The Indiana Mortgage Bankers Association ended its annual State Convention this afternoon with a roundtable discussion, where local mortgage lenders discussed the growing need for housing finance reform and what actions Congress must take to create a mortgage market that meets the full range of housing needs in Indiana, and across the U.S.
Mortgage bankers explain
“Housing finance reform is long overdue,” said Alan Thorup, executive director of the Indiana Mortgage Bankers Association. “The government’s current duopoly is putting a huge strain on the amount of credit available in the secondary mortgage market, which is contributing to the shortage of housing, skyrocketing home prices, and increased difficulty finding affordable homes and rentals. Congress is the only body that can fix the current finance system, and they need to act before it is too late.”
The current structure of the housing finance system consists of two mortgage giants, Fannie Mae and Freddie Mac, that are under government conservatorship. This was a direct result of the 2008 financial crash and remains one of the last government patches still in place.
“Housing finance reform remains the last piece of unfinished business from the 2008 financial crash,” said Dave Miller, President of the Indiana Mortgage Bankers Association. “It is widely agreed upon that a stronger, more robust housing finance system is needed, but no actions have been taken. Indiana homebuyers and renters are counting on Congressional leaders to move forward with meaningful reform that would guarantee stability and access to credit, strengthen the affordable housing market, and promote competition.”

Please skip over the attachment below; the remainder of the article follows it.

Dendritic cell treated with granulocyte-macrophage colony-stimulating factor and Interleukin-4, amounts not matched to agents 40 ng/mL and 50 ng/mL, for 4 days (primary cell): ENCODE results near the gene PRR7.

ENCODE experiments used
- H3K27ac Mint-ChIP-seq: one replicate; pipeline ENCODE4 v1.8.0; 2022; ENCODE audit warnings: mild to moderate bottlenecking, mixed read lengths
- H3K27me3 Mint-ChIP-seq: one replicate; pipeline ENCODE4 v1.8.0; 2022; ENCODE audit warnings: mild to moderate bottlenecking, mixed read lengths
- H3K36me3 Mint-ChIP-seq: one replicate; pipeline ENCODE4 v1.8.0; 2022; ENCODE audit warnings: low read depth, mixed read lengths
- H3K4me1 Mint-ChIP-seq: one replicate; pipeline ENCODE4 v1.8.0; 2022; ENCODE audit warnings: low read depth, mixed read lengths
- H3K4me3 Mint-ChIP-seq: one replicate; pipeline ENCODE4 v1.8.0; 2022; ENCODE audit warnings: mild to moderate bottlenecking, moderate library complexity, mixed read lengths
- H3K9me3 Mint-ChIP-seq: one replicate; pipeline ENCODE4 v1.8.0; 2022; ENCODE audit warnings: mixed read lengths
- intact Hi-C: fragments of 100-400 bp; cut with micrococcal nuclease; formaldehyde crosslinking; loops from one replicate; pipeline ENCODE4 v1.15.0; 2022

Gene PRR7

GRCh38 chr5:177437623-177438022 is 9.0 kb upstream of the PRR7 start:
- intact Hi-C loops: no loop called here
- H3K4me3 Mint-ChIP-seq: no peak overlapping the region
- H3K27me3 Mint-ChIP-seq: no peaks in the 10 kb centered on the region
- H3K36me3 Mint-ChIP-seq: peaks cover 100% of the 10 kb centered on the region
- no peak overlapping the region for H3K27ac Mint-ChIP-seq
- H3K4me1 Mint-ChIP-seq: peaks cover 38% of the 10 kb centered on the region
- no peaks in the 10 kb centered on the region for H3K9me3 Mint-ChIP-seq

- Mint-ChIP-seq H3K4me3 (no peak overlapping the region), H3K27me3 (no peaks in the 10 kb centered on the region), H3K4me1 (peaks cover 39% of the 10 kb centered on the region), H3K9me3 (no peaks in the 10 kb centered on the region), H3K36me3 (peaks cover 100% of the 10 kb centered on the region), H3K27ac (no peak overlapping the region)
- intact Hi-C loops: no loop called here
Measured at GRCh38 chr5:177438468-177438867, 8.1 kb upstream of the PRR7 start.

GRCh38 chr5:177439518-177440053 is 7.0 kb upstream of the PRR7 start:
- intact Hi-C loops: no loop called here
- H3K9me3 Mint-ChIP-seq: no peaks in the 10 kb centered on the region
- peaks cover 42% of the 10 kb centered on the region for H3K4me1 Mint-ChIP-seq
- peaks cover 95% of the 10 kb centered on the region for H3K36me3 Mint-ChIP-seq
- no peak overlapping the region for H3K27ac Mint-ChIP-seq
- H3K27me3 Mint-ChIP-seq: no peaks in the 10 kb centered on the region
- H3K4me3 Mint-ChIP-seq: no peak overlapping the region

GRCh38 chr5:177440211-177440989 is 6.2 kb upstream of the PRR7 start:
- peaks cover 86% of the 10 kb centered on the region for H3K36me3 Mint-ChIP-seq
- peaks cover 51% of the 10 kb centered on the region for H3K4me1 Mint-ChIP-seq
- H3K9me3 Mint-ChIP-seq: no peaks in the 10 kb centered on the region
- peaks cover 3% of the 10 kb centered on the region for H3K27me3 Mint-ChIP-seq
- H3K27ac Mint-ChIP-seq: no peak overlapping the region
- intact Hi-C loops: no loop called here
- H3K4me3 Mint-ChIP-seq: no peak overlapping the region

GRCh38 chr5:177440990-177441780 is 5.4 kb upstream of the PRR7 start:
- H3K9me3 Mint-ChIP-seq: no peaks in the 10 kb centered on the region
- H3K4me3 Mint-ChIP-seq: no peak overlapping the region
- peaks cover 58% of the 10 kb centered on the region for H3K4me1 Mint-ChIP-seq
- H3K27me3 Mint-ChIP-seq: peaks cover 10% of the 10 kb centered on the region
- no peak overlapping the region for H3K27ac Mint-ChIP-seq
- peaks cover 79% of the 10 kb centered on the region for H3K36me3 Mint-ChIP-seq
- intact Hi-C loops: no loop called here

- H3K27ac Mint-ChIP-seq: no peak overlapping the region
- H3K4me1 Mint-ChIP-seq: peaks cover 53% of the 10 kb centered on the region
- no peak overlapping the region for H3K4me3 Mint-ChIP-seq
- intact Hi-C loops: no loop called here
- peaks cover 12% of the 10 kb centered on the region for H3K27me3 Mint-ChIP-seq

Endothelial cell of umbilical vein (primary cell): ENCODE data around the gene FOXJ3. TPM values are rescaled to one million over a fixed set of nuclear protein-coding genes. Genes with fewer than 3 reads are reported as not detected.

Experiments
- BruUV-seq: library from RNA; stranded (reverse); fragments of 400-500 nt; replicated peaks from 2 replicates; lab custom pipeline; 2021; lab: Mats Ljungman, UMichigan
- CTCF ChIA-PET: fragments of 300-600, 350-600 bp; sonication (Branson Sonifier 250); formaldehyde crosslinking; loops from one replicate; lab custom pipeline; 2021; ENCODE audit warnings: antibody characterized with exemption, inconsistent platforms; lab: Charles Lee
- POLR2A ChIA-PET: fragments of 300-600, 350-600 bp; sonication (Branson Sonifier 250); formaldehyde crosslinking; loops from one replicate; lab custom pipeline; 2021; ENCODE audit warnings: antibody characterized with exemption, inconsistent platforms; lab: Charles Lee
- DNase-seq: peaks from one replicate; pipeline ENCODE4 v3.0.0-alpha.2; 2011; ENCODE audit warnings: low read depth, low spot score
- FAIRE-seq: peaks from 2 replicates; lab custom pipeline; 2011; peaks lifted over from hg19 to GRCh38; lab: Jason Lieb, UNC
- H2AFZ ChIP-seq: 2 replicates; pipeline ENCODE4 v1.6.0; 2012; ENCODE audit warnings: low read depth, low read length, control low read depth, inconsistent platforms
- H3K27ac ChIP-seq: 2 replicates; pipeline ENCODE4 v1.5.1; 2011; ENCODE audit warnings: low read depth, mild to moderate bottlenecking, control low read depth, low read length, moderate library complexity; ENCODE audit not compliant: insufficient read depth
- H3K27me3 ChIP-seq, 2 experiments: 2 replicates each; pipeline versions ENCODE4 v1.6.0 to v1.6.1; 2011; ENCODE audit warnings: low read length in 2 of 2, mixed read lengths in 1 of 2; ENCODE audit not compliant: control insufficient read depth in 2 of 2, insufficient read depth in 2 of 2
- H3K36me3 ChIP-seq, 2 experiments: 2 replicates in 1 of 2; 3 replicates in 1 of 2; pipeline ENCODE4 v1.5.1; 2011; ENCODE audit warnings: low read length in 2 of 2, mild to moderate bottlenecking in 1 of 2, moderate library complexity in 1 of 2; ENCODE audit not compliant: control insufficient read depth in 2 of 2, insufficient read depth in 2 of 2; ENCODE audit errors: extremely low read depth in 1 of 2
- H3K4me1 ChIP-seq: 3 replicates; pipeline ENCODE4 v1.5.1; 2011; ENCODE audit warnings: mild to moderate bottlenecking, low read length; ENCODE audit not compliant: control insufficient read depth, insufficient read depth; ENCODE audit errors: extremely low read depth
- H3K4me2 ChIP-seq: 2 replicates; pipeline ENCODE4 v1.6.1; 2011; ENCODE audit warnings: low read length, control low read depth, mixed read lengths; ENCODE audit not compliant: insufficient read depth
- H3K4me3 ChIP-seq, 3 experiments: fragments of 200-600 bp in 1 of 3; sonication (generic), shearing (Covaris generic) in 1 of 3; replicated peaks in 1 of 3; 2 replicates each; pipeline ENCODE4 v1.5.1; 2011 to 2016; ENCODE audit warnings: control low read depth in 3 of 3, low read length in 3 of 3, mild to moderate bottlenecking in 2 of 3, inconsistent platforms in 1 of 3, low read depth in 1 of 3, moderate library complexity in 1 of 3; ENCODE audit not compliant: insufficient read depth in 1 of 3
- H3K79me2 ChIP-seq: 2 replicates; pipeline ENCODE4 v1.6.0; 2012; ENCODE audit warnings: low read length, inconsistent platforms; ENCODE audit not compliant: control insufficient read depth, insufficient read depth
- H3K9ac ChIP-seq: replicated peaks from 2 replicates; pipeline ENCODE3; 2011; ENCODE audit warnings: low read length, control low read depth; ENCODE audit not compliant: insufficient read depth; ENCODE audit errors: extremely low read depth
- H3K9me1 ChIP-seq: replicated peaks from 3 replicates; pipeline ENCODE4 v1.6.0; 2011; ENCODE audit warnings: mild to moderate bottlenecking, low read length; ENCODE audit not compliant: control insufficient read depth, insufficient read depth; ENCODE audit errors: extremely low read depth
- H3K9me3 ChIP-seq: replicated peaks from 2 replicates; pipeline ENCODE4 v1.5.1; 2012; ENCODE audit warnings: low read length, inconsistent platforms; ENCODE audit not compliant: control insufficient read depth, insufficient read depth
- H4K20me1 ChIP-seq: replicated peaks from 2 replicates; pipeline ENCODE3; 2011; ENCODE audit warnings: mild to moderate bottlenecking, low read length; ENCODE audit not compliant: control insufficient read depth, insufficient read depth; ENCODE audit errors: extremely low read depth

Recently, the Mortgage Bankers Association released a proposal, GSE Reform: Creating a Sustainable, More Vibrant Secondary Mortgage Market, recommending a reformed secondary mortgage market. The MBA plan aims to keep the 30-year fixed mortgage rate, protect taxpayers from another government bailout, and ensure enough credit to address all the housing needs across the country.
“The housing market in Indiana is red hot, making it more important than ever for Congress to ensure a reliable housing finance system for decades to come,” said Bryan Traylor, Board of Directors Indiana Mortgage Bankers Association. “The Mortgage Bankers Association has already laid out a detailed proposal that Congress should use as a blueprint. The proposal aims to protect taxpayers, enhance stability in the market, and provide underserved communities with ample access to credit.”
For questions about the roundtable or to set up interviews, contact Kate Shepherd Communications.